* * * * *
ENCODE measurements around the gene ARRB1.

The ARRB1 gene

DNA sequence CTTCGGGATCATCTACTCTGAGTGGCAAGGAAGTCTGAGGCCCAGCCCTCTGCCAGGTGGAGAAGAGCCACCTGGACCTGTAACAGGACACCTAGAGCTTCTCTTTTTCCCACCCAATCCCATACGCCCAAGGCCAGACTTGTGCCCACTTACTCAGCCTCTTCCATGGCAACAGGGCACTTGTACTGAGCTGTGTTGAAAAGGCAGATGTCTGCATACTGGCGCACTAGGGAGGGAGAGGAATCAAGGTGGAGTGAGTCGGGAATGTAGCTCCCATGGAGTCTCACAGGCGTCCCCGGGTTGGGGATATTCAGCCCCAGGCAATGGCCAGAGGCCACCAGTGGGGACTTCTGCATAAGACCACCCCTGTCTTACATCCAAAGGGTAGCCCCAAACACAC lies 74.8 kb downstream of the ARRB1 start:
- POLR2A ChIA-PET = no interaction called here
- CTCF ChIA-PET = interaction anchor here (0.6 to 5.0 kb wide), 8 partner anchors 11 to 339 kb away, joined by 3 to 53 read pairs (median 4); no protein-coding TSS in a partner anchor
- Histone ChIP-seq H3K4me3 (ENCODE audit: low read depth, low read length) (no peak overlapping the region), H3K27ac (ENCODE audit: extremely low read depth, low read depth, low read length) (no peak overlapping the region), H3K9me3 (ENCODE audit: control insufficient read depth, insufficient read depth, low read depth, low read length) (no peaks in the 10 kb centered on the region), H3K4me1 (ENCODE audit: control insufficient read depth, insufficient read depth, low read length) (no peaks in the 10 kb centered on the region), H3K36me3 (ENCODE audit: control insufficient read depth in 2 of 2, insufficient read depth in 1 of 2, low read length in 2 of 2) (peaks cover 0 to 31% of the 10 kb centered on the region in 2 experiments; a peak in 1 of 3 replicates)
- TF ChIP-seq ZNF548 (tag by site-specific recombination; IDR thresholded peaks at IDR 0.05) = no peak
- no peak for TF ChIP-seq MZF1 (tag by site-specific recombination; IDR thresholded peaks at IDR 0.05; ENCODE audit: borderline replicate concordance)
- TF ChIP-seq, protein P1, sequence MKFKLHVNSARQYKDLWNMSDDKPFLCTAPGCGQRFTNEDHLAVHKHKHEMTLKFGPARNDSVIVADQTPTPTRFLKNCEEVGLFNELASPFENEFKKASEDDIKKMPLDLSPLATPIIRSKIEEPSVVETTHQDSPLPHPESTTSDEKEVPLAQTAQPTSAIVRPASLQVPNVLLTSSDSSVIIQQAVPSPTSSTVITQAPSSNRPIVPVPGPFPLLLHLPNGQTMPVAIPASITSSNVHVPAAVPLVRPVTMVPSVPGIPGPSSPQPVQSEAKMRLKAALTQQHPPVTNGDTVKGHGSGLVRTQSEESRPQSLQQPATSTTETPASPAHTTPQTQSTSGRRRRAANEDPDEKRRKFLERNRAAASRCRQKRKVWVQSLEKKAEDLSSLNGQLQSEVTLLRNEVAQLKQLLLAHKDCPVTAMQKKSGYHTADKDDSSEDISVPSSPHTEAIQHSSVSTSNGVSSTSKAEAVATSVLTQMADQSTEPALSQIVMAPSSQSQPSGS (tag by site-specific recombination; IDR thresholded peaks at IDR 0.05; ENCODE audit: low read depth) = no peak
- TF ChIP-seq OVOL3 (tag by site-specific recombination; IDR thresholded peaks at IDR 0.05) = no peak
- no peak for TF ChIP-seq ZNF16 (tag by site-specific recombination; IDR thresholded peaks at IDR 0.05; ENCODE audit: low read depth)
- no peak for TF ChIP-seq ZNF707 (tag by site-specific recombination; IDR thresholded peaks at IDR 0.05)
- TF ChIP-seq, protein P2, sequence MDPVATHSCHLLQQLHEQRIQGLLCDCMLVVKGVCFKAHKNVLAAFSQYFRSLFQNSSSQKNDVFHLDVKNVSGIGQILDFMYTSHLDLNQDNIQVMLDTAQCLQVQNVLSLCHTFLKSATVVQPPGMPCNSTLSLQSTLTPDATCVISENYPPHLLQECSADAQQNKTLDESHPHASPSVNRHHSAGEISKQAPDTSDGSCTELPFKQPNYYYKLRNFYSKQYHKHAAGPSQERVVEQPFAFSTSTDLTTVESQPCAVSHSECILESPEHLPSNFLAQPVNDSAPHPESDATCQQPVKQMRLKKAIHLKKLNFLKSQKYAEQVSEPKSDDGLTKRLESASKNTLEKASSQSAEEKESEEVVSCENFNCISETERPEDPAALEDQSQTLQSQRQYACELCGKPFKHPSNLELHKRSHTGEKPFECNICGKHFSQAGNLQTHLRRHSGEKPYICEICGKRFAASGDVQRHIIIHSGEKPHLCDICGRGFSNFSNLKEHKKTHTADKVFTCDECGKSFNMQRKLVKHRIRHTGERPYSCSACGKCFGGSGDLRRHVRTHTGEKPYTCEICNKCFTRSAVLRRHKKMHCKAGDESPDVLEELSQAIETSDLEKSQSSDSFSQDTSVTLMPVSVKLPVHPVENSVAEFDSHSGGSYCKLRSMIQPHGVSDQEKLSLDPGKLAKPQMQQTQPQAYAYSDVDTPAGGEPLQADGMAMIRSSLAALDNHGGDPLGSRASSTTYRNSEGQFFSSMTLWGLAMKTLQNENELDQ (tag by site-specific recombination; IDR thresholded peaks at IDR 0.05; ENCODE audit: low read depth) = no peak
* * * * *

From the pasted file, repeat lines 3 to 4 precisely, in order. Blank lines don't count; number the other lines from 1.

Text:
DNA sequence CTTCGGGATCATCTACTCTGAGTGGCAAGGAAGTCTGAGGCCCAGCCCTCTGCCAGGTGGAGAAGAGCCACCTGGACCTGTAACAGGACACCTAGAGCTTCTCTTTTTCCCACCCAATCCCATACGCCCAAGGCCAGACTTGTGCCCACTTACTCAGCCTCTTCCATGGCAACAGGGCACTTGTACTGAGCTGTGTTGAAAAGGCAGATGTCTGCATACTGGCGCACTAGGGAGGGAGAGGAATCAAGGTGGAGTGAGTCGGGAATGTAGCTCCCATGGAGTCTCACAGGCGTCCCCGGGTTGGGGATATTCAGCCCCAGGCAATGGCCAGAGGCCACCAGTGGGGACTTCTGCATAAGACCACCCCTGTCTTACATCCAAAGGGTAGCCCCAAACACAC lies 74.8 kb downstream of the ARRB1 start:
- POLR2A ChIA-PET = no interaction called here